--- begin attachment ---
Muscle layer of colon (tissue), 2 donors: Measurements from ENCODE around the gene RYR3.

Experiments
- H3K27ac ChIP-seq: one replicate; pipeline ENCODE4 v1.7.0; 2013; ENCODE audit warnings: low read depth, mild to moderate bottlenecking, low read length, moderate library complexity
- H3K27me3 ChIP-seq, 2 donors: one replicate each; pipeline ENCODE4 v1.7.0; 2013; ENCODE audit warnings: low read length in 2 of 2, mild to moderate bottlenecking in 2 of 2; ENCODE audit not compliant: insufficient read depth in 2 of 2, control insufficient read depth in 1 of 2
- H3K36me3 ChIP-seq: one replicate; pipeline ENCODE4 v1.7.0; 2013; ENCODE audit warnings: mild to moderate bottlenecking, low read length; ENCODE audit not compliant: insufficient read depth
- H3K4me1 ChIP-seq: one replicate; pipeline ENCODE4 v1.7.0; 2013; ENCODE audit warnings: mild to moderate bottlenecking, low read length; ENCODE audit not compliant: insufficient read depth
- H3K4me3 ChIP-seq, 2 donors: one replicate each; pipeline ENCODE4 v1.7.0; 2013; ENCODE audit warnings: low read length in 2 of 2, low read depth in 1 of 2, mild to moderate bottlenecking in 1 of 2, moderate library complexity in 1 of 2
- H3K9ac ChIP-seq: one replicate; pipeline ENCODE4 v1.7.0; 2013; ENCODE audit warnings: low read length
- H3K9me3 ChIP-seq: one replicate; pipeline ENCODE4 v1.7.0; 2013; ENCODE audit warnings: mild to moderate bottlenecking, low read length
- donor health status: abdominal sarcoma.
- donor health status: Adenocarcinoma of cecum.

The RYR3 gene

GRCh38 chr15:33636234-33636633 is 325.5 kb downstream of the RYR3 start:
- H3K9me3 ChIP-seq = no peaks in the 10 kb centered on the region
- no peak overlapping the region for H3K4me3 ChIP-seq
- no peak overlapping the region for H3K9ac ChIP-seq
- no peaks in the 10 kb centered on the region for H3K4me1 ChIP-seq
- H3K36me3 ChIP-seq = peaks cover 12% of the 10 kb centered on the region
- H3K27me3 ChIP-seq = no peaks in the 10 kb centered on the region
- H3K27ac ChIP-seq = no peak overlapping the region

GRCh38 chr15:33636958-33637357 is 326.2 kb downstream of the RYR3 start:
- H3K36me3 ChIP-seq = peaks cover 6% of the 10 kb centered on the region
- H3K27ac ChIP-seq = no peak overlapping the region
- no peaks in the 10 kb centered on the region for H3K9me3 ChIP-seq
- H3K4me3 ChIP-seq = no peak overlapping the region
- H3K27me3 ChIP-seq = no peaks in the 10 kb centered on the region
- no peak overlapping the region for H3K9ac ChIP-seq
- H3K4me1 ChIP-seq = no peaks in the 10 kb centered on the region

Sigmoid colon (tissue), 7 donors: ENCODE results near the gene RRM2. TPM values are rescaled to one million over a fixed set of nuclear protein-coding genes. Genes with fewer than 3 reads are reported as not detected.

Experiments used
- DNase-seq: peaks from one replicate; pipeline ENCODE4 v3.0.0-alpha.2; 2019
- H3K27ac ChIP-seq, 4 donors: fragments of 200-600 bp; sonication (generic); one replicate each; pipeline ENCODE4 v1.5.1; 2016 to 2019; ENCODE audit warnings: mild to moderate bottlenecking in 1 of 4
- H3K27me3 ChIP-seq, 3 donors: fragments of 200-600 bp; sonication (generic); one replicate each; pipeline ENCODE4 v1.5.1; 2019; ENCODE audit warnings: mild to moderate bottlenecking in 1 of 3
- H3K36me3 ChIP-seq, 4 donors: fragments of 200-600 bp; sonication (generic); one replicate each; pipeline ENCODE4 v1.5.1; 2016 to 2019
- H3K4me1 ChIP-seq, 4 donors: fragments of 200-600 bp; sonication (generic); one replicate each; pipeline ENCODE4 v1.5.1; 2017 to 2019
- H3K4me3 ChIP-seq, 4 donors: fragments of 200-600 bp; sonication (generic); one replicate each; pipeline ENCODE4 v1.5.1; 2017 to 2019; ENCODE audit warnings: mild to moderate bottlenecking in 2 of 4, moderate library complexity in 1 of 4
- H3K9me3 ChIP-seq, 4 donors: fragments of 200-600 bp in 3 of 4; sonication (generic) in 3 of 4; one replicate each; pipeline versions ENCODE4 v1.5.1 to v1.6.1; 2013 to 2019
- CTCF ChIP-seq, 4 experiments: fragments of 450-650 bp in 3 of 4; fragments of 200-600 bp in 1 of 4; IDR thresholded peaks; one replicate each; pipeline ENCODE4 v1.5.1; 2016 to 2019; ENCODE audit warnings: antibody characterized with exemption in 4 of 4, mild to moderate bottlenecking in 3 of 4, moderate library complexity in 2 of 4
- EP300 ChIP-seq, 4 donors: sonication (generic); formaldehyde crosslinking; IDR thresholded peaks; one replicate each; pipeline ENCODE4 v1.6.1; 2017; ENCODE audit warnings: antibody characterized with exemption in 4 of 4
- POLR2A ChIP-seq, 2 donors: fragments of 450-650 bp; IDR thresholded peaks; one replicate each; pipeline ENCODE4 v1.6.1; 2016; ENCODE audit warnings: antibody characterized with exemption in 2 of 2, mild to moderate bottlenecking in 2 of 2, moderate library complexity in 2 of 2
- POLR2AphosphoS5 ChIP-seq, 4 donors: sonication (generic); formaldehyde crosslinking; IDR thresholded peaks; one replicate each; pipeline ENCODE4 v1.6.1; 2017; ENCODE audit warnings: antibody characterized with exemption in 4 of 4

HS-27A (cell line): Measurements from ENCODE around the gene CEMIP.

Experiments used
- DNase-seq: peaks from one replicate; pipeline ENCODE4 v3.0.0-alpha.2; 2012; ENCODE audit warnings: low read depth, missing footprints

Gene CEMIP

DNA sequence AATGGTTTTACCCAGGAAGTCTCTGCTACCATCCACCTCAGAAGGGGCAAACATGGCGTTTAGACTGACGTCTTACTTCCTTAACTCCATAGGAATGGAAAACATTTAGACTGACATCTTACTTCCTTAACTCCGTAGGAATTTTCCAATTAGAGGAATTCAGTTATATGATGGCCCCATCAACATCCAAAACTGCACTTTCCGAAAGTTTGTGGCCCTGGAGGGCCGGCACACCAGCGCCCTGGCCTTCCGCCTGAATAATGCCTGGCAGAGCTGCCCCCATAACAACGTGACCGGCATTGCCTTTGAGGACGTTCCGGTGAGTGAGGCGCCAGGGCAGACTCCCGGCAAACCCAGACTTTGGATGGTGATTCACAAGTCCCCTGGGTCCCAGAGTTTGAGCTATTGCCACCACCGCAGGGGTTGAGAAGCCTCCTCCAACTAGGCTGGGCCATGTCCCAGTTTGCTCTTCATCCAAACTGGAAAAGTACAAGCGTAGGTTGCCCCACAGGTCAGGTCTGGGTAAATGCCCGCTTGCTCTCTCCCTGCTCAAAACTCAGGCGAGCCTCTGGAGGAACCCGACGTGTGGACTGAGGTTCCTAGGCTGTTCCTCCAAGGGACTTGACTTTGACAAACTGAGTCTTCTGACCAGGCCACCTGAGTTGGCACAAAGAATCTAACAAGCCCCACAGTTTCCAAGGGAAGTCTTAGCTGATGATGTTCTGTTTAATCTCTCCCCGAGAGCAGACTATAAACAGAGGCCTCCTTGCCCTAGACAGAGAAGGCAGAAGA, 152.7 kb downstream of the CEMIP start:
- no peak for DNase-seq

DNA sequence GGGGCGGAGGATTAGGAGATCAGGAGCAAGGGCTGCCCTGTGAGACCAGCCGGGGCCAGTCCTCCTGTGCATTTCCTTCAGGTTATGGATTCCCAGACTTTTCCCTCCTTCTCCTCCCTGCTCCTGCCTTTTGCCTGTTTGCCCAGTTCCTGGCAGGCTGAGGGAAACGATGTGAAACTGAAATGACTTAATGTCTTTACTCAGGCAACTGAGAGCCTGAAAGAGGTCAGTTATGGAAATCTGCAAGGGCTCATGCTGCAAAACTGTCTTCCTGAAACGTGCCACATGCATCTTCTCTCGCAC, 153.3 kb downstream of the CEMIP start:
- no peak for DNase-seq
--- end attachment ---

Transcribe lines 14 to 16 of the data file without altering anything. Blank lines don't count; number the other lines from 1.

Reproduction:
- H3K9me3 ChIP-seq = no peaks in the 10 kb centered on the region
- no peak overlapping the region for H3K4me3 ChIP-seq
- no peak overlapping the region for H3K9ac ChIP-seq